- Product Rating -

Art House Asshole : Welcome to Leith

| December 2, 2016

You know how when you’re wanting to go to the movie theater and you look up all the films that are showing and there are alway at least three that you’ve never heard of, let alone have any interest in seeing? Well, good news! I’ve seen those movies. I spend most of my theater experiences in art house theaters watching those movies that you’ve never heard of and then never watch. Yeah, I’m that hipster asshole. My goal with this is to spread information out about these films, that way you can decide one of the following. “That actually sounds pretty cool! I want to see that now!” or “Man, I’m glad I decided to go see the new superhero movie!”. So without further ado, here is my article and review of Welcome to Leith.

As a heads up, I’m dedicating December to Documentary Films. Sorry if you hate documentaries and or the month of December. But that’s what’s going to happen.

I think horror is a fascinating genre. I think the same thing about Documentaries. When the two blend together, I usually have a good time. This is exactly what happened with this film in particular. Welcome to Leith tells the story of the small town of Leith, North Dakota. Leith was a quiet, nice, and friendly town. No one was really interesting, but they were happy. Then a white supremacist came and decided to buy out the land of the town and turn it into a Neo-Nazi World Hub, forcing the town out of their own homes. That’s right. It’s the same thing that Ray Croc did. But instead of Hamburgers and French Fries, it’s Swastikas and Hatred.

The film is attempting to tell you something that isn’t as obvious as you might think. Yes, Neo-Nazis are really bad. And what this guy is doing is absolutely disgusting. You see him talk about his beliefs and they are shocking. You read what he has written online and that’s even worse. The subject matter of this film is honestly disturbing and haunting. That being said, he never did anything illegal for the most part. The takeaway for this film isn’t “Nazis are bad.” Everyone already knows that Nazis are bad. And as interesting and haunting as the story is, that isn’t the point. If you just wanted to tell a story, you make a narrative film. This was made because the point isn’t that “This is bad” but that “This is legal”. That is what makes this film impactful. The film is showing this to you as a way of saying “This shouldn’t be legal, but currently it is.”

Another aspect of this film that should be mentioned, is that the film isn’t just bashing Neo-Nazis throughout. The film is clearly against Neo-Nazis, as it should. But it doesn’t appear to paint the rest of the town in a glowing light either. You are on the side of the town for most of the film, or at least you should be if you aren’t a Neo-Nazi. But, despite their clear hatred and bigotry, the Neo-Nazis are just living for most of the film. They are flying their flags and are clear in their plan to take over the town. But when a fight breaks out, they are not the ones who start it. The real horror of these people is their control and their organization. At one point in the film, one of the Neo-Nazis says “I want to kill these people, but I’ll wait until they hate me enough to kill me.” Which is scary, but his completely legal.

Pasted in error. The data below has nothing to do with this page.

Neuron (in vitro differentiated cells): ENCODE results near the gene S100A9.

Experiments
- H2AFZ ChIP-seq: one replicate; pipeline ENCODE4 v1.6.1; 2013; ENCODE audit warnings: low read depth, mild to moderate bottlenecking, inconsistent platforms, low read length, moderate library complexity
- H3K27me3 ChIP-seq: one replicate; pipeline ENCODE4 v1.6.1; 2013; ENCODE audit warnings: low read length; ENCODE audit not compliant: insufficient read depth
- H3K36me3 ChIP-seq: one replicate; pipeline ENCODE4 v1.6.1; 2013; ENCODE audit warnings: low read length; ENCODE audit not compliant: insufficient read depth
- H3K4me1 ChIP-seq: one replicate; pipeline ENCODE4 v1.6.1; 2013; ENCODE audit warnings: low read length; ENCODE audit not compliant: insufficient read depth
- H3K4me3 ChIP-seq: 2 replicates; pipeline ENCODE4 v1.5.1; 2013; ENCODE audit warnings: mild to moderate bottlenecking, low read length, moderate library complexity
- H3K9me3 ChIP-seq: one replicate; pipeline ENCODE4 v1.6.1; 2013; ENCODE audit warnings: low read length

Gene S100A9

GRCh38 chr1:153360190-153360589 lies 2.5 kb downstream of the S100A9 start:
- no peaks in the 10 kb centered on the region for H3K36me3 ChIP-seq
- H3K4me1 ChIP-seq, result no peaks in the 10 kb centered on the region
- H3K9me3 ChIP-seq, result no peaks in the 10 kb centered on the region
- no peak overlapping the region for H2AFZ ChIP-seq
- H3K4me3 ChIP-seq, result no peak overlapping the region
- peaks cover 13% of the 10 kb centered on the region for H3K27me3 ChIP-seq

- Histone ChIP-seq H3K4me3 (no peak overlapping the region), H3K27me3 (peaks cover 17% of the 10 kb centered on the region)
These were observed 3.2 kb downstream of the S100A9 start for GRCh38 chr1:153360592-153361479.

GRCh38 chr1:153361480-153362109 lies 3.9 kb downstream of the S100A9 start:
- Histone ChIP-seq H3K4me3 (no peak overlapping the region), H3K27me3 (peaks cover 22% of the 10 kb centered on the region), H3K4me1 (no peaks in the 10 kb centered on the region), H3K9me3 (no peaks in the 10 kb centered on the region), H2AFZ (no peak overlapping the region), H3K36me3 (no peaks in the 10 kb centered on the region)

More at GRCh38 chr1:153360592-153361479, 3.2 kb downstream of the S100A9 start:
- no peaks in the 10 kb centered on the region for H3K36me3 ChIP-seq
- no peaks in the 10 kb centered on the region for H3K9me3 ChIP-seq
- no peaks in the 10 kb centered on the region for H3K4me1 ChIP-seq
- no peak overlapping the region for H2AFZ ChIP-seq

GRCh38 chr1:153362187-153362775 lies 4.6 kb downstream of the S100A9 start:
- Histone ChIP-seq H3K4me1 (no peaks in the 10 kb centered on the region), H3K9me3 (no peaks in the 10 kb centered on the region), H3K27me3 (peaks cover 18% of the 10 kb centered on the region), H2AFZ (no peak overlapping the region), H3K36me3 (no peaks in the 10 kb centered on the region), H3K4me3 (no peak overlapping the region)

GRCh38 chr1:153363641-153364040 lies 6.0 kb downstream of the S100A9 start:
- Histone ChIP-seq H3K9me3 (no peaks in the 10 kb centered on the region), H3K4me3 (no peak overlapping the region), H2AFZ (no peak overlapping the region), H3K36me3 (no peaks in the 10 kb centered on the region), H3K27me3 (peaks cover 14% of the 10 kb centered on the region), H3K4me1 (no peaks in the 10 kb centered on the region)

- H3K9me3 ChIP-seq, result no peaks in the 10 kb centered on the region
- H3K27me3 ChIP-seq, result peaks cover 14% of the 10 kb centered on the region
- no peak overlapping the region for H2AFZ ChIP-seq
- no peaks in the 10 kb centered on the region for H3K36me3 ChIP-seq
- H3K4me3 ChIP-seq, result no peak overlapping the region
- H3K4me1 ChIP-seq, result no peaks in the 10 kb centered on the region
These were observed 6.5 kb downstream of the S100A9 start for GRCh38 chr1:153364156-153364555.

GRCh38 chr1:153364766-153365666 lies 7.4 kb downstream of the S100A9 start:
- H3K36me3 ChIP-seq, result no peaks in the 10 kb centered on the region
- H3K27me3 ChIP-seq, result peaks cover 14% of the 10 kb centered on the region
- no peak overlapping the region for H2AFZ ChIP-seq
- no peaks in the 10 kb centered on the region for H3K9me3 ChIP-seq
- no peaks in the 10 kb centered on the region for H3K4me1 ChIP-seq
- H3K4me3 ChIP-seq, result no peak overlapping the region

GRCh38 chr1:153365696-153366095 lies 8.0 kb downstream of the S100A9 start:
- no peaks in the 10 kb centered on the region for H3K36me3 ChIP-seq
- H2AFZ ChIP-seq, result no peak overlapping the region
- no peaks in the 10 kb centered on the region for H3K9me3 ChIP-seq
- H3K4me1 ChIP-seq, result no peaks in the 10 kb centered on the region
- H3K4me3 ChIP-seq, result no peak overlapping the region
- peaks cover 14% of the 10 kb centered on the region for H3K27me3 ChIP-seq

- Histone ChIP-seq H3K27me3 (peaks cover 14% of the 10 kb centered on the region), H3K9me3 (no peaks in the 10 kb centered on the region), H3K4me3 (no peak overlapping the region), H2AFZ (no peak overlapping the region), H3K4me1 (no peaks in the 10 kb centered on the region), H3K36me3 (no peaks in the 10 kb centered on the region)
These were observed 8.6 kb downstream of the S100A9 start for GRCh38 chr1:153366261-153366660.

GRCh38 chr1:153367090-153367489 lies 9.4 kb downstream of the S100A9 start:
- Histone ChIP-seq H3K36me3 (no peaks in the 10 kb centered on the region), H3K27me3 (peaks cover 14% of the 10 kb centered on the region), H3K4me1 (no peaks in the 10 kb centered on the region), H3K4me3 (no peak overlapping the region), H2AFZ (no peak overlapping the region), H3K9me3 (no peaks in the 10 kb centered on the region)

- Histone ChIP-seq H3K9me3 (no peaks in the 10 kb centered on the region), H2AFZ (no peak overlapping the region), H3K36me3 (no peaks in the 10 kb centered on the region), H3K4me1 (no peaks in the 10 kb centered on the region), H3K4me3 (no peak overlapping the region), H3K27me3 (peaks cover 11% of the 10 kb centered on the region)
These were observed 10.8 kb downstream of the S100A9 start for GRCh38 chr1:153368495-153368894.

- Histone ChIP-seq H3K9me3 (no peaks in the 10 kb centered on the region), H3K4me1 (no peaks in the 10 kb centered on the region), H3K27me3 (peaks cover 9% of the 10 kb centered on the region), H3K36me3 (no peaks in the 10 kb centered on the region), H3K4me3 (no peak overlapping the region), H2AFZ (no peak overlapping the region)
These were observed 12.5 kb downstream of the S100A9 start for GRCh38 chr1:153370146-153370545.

You also see the town, and rightfully so, fight back and try to stop what is happening. At one point, and spoilers I guess so skip to the next part of the review if you don’t want spoilers, but they burn down one of the Neo-Nazi’s homes. With all of this, I thought to myself, what would I do if I was in the Neo-Nazis shoes. Now hear me out on this. I’m not a Neo-Nazi. But if I was living in a town, where everyone was a Neo-Nazi, but I believed in equality and whatnot, I would be pretty pissed and think it would suck if they burned my house too. At one point at the end of the film, the main guy tells the camera crew “I just want to be left alone. Why can’t they just let an odd old man be to himself”. Which is a good point. I’m not for the man, but the film does show the perception of his sympathy, whether the filmmakers intended that or not.

I can’t remember if it was in this film or another, I watched this as a series of multiple films on Neo-Nazis and white supremacy, but there is a quote that says “The biggest key in fascism is victimhood”. And part of what this film does is give both sides victimhood. You see each member of the town outside of this conflict. You also see members of the Neo-Nazi movement outside of this conflict. The film humanizes the Neo-Nazis to a point that would make some people uncomfortable. It is really easy to look at Neo-Nazis as cartoon villains. But once you see them raising their kids and see them beyond their horrible beliefs, that’s when the horror really sets in. Because that’s when you realize they aren’t that different from you.

About the Author:

Henry Jarvis is the youngest member of the Reel Nerds. His favorite films include Space Jam and Dude, Where’s My Car? and Lawrence of Arabia. He enjoys those pretentious art house films that Ryan hates. He sees a lot of movies! Honestly more than he should. He replaces his lack of social skills and meaningful friendships with his love of cinema! He’s also crying while he writes this biography for himself. His favorite directors are Andrei Tarkovsky, David Fincher, and David Lean.
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